Ashutosh Bapat <ashutosh.ba...@enterprisedb.com> writes: > Both build_simple_rel() and build_join_rel() allocate RelOptInfo using > makeNode(), which returned a zeroed out memory. The functions then > assign values like false, NULL, 0 or NIL which essentially contain > zero valued bytes. This looks like needless work. So, we are spending > some CPU cycles unnecessarily in those assignments. That may not be > much time wasted, but whenever someone adds a field to RelOptInfo, > those functions need to be updated with possibly a zero value > assignment. That looks like an unnecessary maintenance burden. Should > we just drop all those zero value assignments from there?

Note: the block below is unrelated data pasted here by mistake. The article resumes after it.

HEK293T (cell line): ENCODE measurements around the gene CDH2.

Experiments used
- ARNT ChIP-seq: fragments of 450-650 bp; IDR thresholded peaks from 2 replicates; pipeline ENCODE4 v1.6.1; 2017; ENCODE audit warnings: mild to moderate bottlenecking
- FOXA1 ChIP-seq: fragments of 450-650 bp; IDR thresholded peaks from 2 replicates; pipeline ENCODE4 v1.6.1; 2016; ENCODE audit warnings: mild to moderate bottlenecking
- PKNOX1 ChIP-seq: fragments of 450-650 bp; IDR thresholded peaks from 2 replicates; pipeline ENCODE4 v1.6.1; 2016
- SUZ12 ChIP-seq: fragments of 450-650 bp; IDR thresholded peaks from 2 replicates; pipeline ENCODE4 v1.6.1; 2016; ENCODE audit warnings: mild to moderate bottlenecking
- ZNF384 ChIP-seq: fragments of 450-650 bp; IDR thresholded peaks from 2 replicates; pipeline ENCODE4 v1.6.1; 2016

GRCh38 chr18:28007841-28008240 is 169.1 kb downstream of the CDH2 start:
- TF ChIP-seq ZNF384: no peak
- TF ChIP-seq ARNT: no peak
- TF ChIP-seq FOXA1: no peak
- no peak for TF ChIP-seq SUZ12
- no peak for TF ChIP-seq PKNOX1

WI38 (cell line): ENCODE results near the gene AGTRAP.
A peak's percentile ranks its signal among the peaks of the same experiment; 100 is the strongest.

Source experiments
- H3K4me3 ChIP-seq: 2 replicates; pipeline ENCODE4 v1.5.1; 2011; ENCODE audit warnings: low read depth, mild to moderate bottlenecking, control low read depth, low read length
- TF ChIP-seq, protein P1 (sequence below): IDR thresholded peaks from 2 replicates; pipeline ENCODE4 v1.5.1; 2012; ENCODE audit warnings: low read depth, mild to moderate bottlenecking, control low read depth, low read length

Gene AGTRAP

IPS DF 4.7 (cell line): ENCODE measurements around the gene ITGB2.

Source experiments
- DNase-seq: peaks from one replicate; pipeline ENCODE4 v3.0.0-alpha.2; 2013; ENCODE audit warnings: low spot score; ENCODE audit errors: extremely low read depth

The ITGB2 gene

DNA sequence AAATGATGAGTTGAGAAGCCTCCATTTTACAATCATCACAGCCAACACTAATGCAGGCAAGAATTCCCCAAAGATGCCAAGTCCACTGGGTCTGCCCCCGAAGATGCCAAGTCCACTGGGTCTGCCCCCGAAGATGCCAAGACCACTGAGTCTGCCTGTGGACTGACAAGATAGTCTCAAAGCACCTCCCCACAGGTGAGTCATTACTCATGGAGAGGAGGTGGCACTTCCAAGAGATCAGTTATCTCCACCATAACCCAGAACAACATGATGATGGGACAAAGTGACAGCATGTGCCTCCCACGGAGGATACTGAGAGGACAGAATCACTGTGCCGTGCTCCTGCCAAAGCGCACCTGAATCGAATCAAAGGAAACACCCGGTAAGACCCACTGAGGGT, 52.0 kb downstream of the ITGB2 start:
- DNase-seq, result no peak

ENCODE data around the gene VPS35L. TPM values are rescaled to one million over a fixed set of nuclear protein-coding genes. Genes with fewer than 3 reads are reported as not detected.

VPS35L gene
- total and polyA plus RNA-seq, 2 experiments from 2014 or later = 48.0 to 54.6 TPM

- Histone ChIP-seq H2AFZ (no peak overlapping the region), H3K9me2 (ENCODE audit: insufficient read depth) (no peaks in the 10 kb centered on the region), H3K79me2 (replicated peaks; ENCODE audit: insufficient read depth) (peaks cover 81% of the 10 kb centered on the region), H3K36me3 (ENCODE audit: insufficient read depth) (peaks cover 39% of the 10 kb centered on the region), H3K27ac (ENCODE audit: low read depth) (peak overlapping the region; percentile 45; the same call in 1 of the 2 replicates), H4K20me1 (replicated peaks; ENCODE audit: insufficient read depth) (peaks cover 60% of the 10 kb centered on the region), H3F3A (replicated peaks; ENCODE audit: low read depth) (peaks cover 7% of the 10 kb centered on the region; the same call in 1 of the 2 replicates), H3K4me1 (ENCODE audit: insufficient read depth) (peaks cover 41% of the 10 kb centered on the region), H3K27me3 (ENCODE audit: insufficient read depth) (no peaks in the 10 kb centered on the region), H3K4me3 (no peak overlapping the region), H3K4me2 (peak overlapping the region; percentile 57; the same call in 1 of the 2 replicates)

I'd vote for not. The general programming style in the backend is to ignore the fact that makeNode() zeroes the node's storage and initialize all the fields explicitly. The primary advantage of that, IMO, is that you can grep for references to a particular field and understand everyplace that affects it. As an example of the value, if you want to add a field X and you try to figure out what you need to modify by grepping for references to existing field Y, with this proposal you would miss places that were node initializations unless Y *always* needed to be initialized nonzero. I could be convinced that it is a good idea to depart from this theory in places where it makes a significant performance difference ... but you've not offered any reason to think relnode.c is one. regards, tom lane -- Sent via pgsql-hackers mailing list (firstname.lastname@example.org) To make changes to your subscription: http://www.postgresql.org/mailpref/pgsql-hackers